Nigerians fear that the resumption of air travels in the country following disruption occasioned by the coronavirus that has brought the global aviation industry to its knees. While flight resumption offers a breather for an industry gasping for air, there are worries regarding passenger safety and fare hike; BENJAMIN UMUTEME writes.
Nobody expected it when it came, sweeping away livelihoods, crippling businesses and leaving many barely managing to survive. When it was first reported in December 2019, billions around the world felt like other diseases before it, it would quickly go away, but it was not to be as it quickly spread from Wuhan in China to other parts of the world causing disruptions that had not been seen globally since the ‘Spanish flu’ of 1968.
By mid-March many countries were forced to enforce a lockdown as the numbers of infections and fatalities was continually on the rise. As at early April, death rates in the US, Italy, Spain, UK, and France had climbed into tens of thousands with the USA having the worst case. With industries and other businesses shutting down and economic activities gradually grinding to a halt, the federal government was left with no choice than to lockdown the economy also. Thus every sector of the economy became comatose.
In spite of the rise in cases and with no known cure yet, countries have started opening up their economies while a permanent cure, in the form of a vaccine, is being worked on. With over 10.83 million infections worldwide and 519,582 deaths, governments globally knew that without a known cure continuous lockdowns of its economies would spell doom. Even in Nigeria, the case is not different with close to 26,484 cases and 603 deaths, the federal government following the advice of the Presidential Task Force on Covid-19 started a gradual easing of the lockdown with the latest being the go ahead given to airlines among others, to resume full operations.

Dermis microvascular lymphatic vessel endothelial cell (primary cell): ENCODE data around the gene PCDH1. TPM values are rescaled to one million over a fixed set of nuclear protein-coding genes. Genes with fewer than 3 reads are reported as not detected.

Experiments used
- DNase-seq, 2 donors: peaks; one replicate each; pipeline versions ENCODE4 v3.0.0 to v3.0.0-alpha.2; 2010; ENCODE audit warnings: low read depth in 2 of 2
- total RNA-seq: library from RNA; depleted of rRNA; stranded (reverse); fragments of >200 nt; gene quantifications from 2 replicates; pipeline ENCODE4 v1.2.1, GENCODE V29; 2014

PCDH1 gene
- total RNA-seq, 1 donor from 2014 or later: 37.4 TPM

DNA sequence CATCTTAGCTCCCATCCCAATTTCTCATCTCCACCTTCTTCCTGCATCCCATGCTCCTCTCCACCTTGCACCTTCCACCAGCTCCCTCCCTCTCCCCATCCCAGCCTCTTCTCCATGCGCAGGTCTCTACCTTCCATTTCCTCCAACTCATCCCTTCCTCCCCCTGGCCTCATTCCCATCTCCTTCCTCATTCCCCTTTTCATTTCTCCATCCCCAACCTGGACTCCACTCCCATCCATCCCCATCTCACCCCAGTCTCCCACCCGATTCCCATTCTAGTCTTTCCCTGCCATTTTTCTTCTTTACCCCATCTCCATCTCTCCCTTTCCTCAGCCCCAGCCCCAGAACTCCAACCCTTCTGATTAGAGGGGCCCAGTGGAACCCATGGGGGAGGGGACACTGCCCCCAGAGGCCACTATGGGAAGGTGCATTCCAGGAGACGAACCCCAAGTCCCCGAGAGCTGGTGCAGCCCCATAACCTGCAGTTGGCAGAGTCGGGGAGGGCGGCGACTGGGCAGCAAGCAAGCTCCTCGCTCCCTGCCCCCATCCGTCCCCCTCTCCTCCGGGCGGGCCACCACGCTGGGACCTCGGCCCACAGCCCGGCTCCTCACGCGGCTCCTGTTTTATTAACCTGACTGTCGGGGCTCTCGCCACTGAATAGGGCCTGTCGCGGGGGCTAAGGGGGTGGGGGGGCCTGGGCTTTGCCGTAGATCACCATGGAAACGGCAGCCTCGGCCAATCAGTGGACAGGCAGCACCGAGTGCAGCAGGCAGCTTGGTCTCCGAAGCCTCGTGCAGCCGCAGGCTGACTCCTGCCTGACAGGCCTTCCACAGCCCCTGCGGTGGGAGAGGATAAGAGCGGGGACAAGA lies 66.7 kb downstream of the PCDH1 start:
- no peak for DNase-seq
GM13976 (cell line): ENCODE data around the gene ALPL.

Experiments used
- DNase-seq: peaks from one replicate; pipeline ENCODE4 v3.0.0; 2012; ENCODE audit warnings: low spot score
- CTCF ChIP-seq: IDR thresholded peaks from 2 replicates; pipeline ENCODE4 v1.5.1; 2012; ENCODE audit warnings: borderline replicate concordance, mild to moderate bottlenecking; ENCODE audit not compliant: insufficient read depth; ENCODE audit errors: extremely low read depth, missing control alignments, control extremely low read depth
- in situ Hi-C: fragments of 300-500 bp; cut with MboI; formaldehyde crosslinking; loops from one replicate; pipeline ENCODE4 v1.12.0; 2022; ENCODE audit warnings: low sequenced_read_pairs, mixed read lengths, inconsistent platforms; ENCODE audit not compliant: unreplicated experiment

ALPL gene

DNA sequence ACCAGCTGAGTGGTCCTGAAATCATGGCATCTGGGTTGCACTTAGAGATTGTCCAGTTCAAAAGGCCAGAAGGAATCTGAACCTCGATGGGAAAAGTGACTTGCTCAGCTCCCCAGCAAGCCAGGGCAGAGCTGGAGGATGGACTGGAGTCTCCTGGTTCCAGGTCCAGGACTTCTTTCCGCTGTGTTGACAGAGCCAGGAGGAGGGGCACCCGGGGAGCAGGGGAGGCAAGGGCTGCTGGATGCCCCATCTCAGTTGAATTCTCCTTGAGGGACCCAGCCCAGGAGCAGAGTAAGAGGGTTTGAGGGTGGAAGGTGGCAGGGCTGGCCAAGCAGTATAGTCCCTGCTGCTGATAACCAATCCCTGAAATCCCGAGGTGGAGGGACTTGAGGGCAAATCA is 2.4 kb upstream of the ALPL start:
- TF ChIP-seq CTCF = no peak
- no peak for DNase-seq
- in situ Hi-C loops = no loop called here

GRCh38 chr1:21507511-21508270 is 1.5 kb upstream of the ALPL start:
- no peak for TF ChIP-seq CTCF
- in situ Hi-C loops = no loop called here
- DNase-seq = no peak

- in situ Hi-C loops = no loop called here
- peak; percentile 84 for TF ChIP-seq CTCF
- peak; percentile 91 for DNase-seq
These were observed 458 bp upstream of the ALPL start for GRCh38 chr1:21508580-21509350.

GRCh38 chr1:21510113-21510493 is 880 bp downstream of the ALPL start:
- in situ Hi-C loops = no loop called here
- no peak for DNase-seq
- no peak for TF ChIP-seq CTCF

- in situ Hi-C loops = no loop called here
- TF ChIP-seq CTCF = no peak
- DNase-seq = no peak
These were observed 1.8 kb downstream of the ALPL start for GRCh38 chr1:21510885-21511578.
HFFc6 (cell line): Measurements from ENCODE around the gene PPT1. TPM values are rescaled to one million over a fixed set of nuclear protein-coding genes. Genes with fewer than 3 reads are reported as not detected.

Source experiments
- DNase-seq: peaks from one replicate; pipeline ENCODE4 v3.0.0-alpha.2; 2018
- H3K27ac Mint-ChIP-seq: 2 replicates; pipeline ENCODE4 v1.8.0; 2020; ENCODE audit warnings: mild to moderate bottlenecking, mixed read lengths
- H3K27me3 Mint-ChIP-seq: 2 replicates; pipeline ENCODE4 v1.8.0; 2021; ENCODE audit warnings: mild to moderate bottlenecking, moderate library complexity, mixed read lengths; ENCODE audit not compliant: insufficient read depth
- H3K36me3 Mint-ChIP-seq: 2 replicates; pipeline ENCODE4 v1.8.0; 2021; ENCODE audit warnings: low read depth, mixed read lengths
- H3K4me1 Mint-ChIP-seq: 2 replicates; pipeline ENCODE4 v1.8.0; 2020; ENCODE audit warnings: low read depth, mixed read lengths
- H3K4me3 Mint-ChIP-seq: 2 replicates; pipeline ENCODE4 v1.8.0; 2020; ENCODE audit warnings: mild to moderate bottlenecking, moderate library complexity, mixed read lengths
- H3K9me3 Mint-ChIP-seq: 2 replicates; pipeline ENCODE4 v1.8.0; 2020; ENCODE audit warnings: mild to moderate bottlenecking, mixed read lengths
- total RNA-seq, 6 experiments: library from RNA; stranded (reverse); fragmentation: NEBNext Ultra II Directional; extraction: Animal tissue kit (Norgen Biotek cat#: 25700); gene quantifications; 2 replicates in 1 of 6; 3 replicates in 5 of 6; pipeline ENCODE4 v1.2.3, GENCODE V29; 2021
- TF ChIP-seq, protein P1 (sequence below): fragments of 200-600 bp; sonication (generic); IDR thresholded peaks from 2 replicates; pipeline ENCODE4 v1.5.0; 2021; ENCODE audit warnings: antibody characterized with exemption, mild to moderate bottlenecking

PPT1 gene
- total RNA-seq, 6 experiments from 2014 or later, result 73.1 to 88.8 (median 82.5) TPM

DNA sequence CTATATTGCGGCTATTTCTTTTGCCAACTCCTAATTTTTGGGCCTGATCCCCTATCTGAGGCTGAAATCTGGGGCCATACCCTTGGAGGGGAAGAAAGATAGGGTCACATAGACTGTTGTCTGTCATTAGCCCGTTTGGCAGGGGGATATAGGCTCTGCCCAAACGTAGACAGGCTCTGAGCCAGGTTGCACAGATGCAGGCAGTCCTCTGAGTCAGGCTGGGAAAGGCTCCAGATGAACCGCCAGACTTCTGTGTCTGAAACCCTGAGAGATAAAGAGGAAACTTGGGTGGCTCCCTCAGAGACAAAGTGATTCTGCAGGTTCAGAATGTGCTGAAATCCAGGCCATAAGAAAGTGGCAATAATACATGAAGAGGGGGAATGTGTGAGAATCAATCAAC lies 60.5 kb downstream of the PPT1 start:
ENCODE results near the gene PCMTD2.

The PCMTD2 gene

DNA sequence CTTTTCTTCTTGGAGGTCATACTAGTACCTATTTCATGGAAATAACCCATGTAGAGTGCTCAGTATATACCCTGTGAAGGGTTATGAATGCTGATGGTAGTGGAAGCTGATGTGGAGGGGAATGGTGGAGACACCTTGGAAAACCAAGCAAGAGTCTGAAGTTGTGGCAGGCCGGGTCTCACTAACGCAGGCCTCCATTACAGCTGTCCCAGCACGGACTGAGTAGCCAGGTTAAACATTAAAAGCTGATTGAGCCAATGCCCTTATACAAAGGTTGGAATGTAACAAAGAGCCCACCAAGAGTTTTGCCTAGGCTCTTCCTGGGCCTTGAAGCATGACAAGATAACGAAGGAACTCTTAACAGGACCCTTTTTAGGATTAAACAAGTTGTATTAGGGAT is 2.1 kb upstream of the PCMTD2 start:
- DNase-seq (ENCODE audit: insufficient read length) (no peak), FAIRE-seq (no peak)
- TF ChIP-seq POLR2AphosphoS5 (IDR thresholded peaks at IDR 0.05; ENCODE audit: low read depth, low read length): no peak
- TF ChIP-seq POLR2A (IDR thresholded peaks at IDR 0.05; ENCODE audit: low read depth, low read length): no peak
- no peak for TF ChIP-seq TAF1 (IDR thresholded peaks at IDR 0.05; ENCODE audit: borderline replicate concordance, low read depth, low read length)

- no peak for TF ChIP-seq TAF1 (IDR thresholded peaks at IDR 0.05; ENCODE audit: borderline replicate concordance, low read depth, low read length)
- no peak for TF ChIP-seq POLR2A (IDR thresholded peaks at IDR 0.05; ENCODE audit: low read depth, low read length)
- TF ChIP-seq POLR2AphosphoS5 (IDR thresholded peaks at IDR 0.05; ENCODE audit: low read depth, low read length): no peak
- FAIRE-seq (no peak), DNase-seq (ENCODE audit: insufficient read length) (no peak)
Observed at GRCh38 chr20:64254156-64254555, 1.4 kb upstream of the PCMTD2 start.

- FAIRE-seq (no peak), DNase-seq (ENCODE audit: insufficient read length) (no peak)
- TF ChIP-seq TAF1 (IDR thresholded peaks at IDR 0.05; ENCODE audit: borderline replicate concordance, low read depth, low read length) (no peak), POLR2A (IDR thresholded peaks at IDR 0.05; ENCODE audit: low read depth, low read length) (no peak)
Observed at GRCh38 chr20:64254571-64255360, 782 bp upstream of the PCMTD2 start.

The aviation industry
For the first time in history, about 90 per cent of the world’s citizens are restricted from travelling, either to return home or to destinations of choice. Without a doubt, the most affected in travel & tourism is the aviation industry.
An estimated 25 million aviation jobs and 100 million travel and tourism jobs across the globe are at risk. That is not all; the growth recorded in the industry in the last seven years would potentially be lost across the world.
And in Nigeria, most of the local airlines have either forced their workers to embark on unpaid leave, slashed salaries or dismissed others. The federal government had proposed June 21 as resumption date for domestic flights in the country, but had to shift it forward.
According to a tweet by the special assistant to President Muhammadu Buhari on digital/new media, Tolu Ogunlesi, via his Twitter handle, the date was not feasible because the industry was not ready. He said the Nigeria Civil Aviation Authority (NCAA) said, “We will not approve the resumption of flight operations until we confirm we are able to start in a safe, secure, organised and efficient manner.